ORLANDO--From the no-news-is-good-news department, discussions during the first day of the Golf Coaches Association of America's national convention were rather pedestrian as chairman Darin Spease and three other members of the NCAA Division I men's golf committee spoke at the Doubletree Hotel outside Universal Studios, with the NCAA's Donnie Wagner joining from Indianapolis via video conference.
Spease, the senior associate director of athletics at Charlotte, reviewed most of the mechanics that will govern this year's NCAA expanded regionals (three sites to six) and revamped nationals (54 holes of stroke play with the top eight teams then competing head-to-head in match play). About the only matter that raised anything close to contention was the new Pace of Play system that will be in place for the postseason (rules officials will be using the check-point system employed by the USGA and AJGA).
Traditionalists disappointed in the format change being made at the national championship did have their voice heard when Pepperdine's John Geiberger expressed his concern about the move away from a 72-hole stroke-play competition to determine the team and individual champion, a sentiment that garnered applause from some attendees. The thing is, the match-play horse is out of the barn, at least for the foreseeable future. Talking to some of the D-I golf committee members, they believe they have to give the new format at least three to five years to play out, literally and figuratively, before even toying with the thought of returning to stroke play only. Anyone hoping sentiment might allow for a change of heart from the D-I committee is going to be disappointed.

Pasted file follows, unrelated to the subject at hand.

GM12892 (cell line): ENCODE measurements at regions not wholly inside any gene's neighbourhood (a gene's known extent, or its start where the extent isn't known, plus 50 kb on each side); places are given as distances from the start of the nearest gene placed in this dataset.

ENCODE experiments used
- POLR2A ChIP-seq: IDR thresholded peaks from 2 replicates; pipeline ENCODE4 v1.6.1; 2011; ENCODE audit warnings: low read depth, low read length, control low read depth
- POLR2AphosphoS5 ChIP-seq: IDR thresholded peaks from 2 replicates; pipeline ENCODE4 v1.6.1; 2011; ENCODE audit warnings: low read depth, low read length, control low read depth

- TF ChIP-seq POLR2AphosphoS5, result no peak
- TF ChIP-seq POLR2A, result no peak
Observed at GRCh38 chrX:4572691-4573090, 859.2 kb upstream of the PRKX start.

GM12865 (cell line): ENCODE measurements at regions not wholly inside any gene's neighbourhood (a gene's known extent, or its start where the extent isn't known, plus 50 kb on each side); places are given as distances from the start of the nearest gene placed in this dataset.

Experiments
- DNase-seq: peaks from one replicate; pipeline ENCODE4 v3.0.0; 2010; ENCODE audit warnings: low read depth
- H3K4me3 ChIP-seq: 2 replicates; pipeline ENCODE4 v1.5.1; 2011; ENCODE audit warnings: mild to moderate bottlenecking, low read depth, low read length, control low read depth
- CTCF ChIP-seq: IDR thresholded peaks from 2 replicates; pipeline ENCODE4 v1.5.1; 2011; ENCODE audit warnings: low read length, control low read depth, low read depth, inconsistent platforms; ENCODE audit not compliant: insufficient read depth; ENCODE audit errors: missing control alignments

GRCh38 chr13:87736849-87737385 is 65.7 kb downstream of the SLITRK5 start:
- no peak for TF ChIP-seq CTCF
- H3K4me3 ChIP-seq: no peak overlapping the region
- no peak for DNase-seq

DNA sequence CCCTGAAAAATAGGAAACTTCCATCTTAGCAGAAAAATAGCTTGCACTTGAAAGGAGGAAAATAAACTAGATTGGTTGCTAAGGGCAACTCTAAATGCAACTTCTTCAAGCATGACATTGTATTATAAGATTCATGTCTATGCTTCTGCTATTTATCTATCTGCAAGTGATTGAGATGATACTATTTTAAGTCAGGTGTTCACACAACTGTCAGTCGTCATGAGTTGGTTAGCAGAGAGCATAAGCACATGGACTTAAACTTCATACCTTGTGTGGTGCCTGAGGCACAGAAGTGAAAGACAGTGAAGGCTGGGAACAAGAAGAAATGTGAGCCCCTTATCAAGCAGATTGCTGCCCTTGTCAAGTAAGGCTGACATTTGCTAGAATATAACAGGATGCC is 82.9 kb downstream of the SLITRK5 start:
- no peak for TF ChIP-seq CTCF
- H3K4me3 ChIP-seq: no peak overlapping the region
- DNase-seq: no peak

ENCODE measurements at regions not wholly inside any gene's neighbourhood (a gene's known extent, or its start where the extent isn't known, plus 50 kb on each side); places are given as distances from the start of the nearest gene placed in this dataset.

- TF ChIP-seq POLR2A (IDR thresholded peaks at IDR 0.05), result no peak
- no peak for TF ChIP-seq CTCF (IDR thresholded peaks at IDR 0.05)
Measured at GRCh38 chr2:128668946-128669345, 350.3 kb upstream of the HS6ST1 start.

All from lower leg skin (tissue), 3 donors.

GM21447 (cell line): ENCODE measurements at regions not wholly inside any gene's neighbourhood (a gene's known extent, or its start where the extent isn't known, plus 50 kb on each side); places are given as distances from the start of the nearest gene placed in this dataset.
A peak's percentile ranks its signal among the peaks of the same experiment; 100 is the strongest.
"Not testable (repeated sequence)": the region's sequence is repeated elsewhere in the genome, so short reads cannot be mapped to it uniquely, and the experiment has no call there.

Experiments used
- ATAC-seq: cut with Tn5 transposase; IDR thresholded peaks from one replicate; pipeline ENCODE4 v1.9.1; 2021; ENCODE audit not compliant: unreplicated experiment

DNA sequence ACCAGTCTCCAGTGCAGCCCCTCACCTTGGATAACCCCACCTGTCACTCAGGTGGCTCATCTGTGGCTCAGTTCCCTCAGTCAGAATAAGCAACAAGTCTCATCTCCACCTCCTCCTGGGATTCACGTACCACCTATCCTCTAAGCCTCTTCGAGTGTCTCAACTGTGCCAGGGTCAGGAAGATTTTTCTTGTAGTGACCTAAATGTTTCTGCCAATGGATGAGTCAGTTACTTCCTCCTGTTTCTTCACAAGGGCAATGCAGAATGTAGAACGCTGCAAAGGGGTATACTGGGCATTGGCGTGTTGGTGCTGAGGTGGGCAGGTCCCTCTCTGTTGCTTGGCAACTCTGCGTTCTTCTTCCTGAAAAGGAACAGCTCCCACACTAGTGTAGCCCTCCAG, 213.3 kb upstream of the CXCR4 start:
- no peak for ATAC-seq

Truthfully, the best the traditionalists can hope for would be that the committee considers having the schools play 72 holes of stroke play to determine the eight teams to go to match play rather than the 54 holes in place for 2009. At least that would allow the NCAA individual champion to be crowned after four rounds instead of the three that will now be used, which is the change that arguably has the largest number of coaches upset.
What sounded more likely to gain favor with the committee is the possibility of including 16 schools rather than eight in the match-play portion of the championship, particularly if things prove to be exciting this spring at Inverness Club in Toledo, Ohio.
Meanwhile, the most intriguing/realistic suggestion floated Monday afternoon was the idea of increasing the number of holes played at regionals from 54 to 72. Teams would play 36 holes the first day, than 18 the next two, thus keeping the event as a three-day competition and affecting costs only nominally (Point of order: any proposal to the NCAA that will cost money has a substantially harder road to travel).
Given that regionals now have only 75 players at each site, the extra round is more feasible from a logistical standpoint. Another reason to consider the idea is that considering how only five schools will advance from each regional to the NCAA Championship, having an extra round to identify the top teams would seem to make sense. Suffice it to say, the concept seemed to have the support of the coaches in attendance as a straw-poll vote showed a 47-25 tally in favor of expanding to 72 holes.